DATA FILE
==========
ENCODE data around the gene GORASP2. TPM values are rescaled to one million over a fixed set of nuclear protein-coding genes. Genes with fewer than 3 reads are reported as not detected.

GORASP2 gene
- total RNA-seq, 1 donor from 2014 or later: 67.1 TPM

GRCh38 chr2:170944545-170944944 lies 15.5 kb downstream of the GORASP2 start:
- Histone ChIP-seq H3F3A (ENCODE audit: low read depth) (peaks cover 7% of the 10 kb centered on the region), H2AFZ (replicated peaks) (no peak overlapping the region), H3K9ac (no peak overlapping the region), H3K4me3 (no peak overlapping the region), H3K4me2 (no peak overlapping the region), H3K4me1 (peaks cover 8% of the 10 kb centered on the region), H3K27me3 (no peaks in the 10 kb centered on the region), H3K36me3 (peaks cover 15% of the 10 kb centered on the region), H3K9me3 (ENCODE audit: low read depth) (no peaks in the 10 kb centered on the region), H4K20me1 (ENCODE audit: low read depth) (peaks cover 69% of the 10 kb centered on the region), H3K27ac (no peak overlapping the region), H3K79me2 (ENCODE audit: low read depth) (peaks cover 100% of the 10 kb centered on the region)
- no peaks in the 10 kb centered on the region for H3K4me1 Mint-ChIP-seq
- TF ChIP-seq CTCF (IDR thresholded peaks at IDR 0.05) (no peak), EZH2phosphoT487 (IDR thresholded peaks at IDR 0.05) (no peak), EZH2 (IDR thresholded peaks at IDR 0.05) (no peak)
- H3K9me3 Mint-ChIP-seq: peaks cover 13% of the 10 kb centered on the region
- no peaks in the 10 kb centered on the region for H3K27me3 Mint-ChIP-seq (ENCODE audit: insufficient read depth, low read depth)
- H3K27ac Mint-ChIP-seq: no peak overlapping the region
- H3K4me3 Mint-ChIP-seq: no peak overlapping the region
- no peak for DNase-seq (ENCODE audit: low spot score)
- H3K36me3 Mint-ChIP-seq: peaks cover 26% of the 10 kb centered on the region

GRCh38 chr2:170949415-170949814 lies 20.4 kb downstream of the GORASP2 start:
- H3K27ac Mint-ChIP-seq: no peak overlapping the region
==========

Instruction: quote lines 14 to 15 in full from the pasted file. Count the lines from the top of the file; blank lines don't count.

GRCh38 chr2:170949415-170949814 lies 20.4 kb downstream of the GORASP2 start:
- H3K27ac Mint-ChIP-seq: no peak overlapping the region